Today is San Diego Momma’s PROMPTuesday #46: Humility.
Write a story about when you last were humbled, felt humbled by the presence of something/someone in your life, or lay prostrate at the feet of the universe and said “I don’t know what the hell I am doing. I will now relinquish control and let you take over.”
Over twenty years ago, I sat in a police station. I was alone. I had no parents to call. No safe place to go. I had two small children I was supposed to protect. I was terrified.
I’d been in that police station before. The reason was darker now.
When all of the necessary questions had been answered, words had been put to paper, and the story had been laid bare, a young officer looked into my eyes. With a voice as direct and as gentle as were his eyes, he simply said, “Don’t go back.”
I looked back at him, and for a long moment that has stayed fresh in my mind for over twenty years, our eyes held.
I thought, “Why is he telling me not to go back. Of course, I won’t go back.”
Then I remembered that I had gone back before. Over and over again. I’d gone back.
So, I thought, “I went back before, but now I have children. Of course, I won’t go back.”
Then I remembered that my mother had three children, and she went back. Over and over again. She went back. She’s still there, last I heard.
I told the officer that I wouldn’t go back. He’d probably heard that before, but he didn’t appear doubtful. I wondered later if he had been hopeful. I wondered if each time he said “Don’t go back” to a woman he still had hope.
I didn’t go back.
Over the next few years, I thought about that young officer. I remembered his name. I wondered if I should call him and tell him that his words had made an impact on me. I wondered. Over the next few years. From time to time.
Some more years went by. I graduated from law school and went to work for a downtown law firm. Another attorney at the firm became my friend. She’d graduated from the same law school that I had attended; I’d been in the full-time day program and she’d graduated one year ahead of me in the part-time evening program.
One day, I don’t remember why now, she mentioned that a friend of hers had graduated number one in their law school class. She told me that while some went to law school part time and did not have day jobs (considered an advantage among evening students), this guy had worked days as a police officer, and still graduated number one in their class.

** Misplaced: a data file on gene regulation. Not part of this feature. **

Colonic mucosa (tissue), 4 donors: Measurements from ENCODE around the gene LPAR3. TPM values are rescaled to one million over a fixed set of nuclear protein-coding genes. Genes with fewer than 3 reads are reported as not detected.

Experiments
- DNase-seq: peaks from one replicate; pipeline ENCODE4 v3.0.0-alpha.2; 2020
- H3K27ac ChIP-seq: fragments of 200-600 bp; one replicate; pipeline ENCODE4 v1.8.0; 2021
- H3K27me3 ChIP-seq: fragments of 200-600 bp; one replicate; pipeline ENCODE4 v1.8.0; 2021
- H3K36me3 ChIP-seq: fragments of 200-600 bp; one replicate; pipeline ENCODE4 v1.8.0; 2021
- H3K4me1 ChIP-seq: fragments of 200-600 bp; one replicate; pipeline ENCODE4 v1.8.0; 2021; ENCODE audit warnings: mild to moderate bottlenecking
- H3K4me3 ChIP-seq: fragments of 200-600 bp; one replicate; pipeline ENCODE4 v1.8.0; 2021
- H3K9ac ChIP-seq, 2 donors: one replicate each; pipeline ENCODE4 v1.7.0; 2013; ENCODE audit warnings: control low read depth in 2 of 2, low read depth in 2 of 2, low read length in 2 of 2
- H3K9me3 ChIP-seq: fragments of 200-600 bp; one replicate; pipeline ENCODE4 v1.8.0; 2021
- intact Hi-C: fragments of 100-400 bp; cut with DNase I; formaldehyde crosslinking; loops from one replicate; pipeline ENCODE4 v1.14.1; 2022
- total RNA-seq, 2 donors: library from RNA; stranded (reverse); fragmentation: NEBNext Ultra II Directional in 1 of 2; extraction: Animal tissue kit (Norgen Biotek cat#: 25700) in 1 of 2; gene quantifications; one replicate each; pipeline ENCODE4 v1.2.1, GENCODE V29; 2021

I’d never forgotten that officer’s name, and, yes, he had graduated the year before I did from the same law school, number one in his class, while working full time.
I thought about the incredible odds that our paths had crossed again. Even if I hadn’t know it when they were crossing, I found out that our paths had crossed again.
It seemed to me that was a sign that it was time to let him know that he had an impact on my life, and on my daughters’ lives.
I tracked him down, and met with him in person. I told him that I did not go back. I told him all that he had communicated to me in that moment, and that I would remember it for the rest of my life.
I was given I gift. I thanked the man who gave it to me. Now I think it is time for me to pay it forward.
Rihanna, I understand why you went back. I did it too. I also know that if you don’t leave, you’ll be hurt again, no matter how sorry he seems to be now, no matter how much he seems to love you, and you him. Every woman who has been down that road knows this much is true. You are not alone. If you’re one of the lucky ones, like I was once, you’ll be able to leave again. And when you leave, don’t go back.
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